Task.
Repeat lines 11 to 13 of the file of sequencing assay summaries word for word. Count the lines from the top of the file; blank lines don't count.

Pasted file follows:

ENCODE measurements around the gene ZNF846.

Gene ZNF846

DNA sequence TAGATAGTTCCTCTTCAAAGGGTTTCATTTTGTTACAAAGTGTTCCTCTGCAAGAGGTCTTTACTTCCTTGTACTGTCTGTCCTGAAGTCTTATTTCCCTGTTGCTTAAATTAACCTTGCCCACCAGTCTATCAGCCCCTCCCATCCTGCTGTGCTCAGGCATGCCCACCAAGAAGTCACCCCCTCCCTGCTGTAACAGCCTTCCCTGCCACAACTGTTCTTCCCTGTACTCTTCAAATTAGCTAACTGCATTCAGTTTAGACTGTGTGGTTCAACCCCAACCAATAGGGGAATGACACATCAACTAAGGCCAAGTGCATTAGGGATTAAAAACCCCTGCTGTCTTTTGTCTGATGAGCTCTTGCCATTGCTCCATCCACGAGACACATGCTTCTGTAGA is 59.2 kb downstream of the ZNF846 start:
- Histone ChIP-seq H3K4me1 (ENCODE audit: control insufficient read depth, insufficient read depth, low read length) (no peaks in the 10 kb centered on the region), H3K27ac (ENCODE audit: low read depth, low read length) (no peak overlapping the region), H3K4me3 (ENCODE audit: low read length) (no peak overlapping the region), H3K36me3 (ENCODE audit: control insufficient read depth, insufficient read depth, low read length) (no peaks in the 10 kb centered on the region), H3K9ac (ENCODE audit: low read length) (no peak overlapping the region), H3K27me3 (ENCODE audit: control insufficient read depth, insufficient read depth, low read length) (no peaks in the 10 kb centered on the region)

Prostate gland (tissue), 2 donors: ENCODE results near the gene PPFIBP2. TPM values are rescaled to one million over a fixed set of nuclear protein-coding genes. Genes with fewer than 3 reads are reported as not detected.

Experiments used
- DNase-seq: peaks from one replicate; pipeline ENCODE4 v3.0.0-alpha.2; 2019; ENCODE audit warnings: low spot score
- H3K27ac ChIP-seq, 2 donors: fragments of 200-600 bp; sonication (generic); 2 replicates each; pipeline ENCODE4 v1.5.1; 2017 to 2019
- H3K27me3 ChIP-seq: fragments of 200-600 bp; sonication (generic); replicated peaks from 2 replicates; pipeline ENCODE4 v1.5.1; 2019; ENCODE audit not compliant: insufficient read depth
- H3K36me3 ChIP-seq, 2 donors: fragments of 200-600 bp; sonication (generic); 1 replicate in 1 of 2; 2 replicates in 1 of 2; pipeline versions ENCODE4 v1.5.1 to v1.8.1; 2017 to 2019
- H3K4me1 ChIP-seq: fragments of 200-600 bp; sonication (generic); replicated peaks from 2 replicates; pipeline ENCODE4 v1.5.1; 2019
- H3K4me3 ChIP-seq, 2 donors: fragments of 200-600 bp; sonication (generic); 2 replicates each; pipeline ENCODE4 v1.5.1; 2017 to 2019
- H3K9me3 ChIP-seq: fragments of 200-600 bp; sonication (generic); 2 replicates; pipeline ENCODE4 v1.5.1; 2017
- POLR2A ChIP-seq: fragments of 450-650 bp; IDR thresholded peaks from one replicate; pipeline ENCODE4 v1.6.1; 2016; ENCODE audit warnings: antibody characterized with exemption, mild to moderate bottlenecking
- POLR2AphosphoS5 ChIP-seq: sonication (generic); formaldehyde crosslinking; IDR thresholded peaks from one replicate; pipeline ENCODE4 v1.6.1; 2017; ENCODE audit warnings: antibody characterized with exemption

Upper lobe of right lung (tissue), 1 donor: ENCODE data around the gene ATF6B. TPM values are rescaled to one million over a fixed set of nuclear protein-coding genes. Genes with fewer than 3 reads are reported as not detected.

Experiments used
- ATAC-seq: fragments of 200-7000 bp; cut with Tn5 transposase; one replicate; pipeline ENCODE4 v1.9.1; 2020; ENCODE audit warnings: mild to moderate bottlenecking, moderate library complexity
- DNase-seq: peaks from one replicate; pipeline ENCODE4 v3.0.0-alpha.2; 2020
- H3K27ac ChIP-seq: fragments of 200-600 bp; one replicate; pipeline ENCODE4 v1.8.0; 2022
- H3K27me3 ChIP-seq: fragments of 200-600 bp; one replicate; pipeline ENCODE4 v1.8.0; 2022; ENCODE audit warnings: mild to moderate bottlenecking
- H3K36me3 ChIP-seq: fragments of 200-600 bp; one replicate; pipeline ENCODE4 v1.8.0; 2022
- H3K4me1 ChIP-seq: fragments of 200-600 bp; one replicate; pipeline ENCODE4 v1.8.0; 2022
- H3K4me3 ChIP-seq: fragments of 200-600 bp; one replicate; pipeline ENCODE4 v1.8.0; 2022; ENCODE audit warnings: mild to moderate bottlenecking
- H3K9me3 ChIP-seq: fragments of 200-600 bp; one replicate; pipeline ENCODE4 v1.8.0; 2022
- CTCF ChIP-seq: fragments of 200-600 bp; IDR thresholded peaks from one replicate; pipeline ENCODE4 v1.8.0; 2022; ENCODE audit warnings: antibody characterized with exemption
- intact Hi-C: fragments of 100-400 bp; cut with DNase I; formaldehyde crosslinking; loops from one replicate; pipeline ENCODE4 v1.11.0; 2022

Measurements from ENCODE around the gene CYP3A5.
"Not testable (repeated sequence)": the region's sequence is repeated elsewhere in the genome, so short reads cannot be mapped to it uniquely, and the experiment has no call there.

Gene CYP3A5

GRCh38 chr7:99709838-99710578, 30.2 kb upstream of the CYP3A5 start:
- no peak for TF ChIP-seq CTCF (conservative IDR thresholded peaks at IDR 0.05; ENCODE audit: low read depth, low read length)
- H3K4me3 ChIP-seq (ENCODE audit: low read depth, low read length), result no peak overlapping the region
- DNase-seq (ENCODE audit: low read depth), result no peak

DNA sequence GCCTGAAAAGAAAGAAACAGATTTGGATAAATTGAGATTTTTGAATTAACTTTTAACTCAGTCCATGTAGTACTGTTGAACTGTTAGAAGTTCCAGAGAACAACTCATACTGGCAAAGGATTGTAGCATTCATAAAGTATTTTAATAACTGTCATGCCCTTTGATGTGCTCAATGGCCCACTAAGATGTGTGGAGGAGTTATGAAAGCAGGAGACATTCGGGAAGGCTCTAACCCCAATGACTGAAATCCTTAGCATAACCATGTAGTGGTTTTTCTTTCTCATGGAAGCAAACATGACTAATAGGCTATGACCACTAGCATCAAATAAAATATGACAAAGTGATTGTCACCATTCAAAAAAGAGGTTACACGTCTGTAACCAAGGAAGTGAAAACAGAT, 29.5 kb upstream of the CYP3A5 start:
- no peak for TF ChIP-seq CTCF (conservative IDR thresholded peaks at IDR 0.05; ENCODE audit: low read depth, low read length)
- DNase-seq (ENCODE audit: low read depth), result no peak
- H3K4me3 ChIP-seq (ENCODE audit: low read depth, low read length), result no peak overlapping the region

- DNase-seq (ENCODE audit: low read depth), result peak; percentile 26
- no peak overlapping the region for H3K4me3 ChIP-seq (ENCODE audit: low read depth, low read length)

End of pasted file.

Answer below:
- H3K4me1 ChIP-seq: fragments of 200-600 bp; sonication (generic); replicated peaks from 2 replicates; pipeline ENCODE4 v1.5.1; 2019
- H3K4me3 ChIP-seq, 2 donors: fragments of 200-600 bp; sonication (generic); 2 replicates each; pipeline ENCODE4 v1.5.1; 2017 to 2019
- H3K9me3 ChIP-seq: fragments of 200-600 bp; sonication (generic); 2 replicates; pipeline ENCODE4 v1.5.1; 2017